Friday, September 28, 2007


FRED WEHNER misses an office party to go off, unwillingly, on a buy-up for the Daily Mail that's frustrated by a man from the Mirror.


It’s the evening of the Daily Mail’s Grand Christmas beano hosted, but not funded, by Sir David English in his days as plain old mister.
Which, to the chagrin of my colleagues, makes this very much a pay-as-you-drink affair not a lot different from any ordinary night at our most-favoured gargling venue, The Harrow. Except that certain managerial types are going to be there also, making the byword “Steady!”.
Therefore, partaking overly of the “Fleet Street Water” with its ensuing effects on one’s behaviour could well have major repercussions regarding one’s job security. Oh dear.
My anticipated presence at this subdued rave-up is torpedoed when, an hour beforehand, Jonathan Holborow, the news editor, sends me off to At. Albans. I’m to “supervise” the handover of a child from the clutches of Harry Krishna (as he calls it) to its rightful mother who had just distanced herself from the father and from the cult. He says we’ve paid her for an exclusive.
I’d always hated buyups. When we’re the ones paying the money, that is. Nerve-wracking. You can actually feel the grey hairs taking over.
Quite different when the Opposition has shelled out the ackers and your job is to do a spoiler, get at the target somehow using charm, wiles and a generous helping of luck.
But this time it was our buyup and those involved – including me at the eleventh hour – are forced to protect our investment. Bummer, but what can you do.
My Manchester colleague Roger Scott, whom I’ve never met, is travelling down from t’north accompanied by his photographer and transporting the child along with a Krishna goon. We’re to meet at a hotel where the mother awaits. I’ve booked a room for all us Daily Mailers and informed both Manchester and mummy - but when I arrive there’s no sign of her.
I’ve been making regular check calls to our Northern News Editor, Pat Mullarkey, hearing that my cohorts are in Coventry, now Daventry, then it’s Milton Keynes...
Soon I’m keeping a solid vigil at the main entrance and when I see a pair of shifty characters march straight to the public phone I know I know. I wander over, ear’oling just enough to confirm my conviction that these two cowboys have to be reporters. Can’t one just smell a fellow hack?
One more quick Manchester call and Pat Mullarkey confirms his blokes are already in the hotel - they just phoned him. From the Reception Desk, whom I'd primed earlier, I learn a party has just checked into a different room from the one I’d booked.
Stub out the Players Navy Cut I’d just lit (what a waste! The price of fags had just gone up.) Race up the stairs because the lift has decided to dawdle. Belt along the corridor...
I knock. The door is cracked open. A face appears. I see the kid in the background. I ask for the mother. The door is slammed in my face – almost. A gnarled and oft-bruised foot (inside my shoe) is propelled into the jamb...automatic after years of Fleet Street footsoldiering, but it still bludiwel hurts.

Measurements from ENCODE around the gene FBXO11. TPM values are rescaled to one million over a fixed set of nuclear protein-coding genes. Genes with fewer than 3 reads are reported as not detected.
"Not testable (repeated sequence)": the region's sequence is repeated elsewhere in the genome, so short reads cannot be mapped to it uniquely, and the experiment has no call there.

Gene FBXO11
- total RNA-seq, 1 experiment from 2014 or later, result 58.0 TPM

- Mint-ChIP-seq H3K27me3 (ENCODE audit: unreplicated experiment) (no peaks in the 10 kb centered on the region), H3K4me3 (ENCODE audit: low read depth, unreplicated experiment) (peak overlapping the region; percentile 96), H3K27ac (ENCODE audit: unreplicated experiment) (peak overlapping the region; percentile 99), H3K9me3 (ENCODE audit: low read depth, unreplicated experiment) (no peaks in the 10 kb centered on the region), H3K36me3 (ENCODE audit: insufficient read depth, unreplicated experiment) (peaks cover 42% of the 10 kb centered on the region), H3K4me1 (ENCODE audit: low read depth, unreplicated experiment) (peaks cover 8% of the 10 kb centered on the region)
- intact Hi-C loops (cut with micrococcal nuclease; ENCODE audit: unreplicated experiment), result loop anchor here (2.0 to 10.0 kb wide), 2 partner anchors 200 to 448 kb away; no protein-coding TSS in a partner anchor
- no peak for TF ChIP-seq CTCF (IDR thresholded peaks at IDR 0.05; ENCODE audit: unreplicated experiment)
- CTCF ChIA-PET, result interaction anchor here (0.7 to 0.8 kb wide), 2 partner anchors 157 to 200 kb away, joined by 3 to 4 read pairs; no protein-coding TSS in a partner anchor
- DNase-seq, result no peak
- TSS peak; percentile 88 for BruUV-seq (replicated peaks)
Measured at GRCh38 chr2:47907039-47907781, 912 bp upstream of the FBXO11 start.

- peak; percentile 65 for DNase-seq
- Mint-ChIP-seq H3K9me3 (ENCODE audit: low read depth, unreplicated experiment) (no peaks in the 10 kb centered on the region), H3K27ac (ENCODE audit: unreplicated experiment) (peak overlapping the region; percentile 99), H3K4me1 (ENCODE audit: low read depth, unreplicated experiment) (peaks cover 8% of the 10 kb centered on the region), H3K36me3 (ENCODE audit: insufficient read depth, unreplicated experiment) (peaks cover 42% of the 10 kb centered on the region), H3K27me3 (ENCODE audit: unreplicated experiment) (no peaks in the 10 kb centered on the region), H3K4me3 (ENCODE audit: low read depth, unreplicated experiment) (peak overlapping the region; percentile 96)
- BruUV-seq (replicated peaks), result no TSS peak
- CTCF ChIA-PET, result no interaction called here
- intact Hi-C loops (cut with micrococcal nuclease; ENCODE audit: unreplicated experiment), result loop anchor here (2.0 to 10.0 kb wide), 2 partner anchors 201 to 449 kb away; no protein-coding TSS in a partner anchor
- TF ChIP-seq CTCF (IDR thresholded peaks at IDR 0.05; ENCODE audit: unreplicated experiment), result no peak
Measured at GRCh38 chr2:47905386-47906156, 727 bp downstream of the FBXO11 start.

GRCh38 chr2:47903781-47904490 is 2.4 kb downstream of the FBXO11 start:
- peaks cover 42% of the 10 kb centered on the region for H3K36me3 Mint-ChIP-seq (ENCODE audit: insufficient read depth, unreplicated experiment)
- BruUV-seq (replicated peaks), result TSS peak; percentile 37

There follows a shove-of-war twixt those inside and myself outside. Whenever I manage to barge that door open a little I catch a glimpse of other folks inside, but then in an instant the occupants shoulder it back again. And so it goes on for a little.
Suddenly instead of being pushed now, the door is pulled - yanked open and the two burlies come barrelling out. I’m flattened against the opposite wall. We’re wrestling, punches are thrown. Writhing and cursing again with these two demanding to know who I am and me not telling.
I hear one of them call the other Roger. I say I’m Daily Mail and who are you?
The moment is frozen in time. A knee stops short of my groin. Potential future Wehner generations are saved. And one of my opponents pants: “I’m Roger Scott.”
My Northern brother.
So let me in! And once inside I see there’s the mother, the child... and one other gentleman whom I already know. The ruddy cheeks, that farm-lad frame - It’s Roger Beam from the bluddy Daily Mirror!
What’s he doing here? Nobody seems to know.
But what we all realise is that while three Daily Mail stalwarts are pummelling each other on the outside, the Daily Mirror is getting the exclusive for which our rag has paid good money on the inside.
I quickly move everyone to the room I booked, telling Beamy his personage ain’t grata. He’s a persistent so-and-so and a big ‘un. But I’m forced to usher him out physically, summoning strength from the firm knowledge that two herograms from John Womersley years earlier would now likely be negated by a serious wankergram from Holborow, his successor.
Yes, we do get the story. But the Mirror also get their story for which the Daily Mail paid. In the restaurant that night nobody can explain precisely how the Enemy came to be inside our buyup, but Roger Beam tells me later. All he did was sidle up to the mother and keep his mouth shut, then saunter along with her to the reunion with baby while everyone else assumed he was mum’s friend.
The Mirror desk are calling his coup “a Mini Nice One”.
And the Daily Mail’s Grand Christmas knees-up? Judging by the complaints about booze prices voiced by many a luckless imbiber it seems I saved money big-time.


Copyright © 2007 Fred Wehner is a Fleet Street journalist formerly with the London Daily Mail who then founded and ran the New York News Agency before settling in Georgia 21 years ago. This piece was written for a website based in Malta.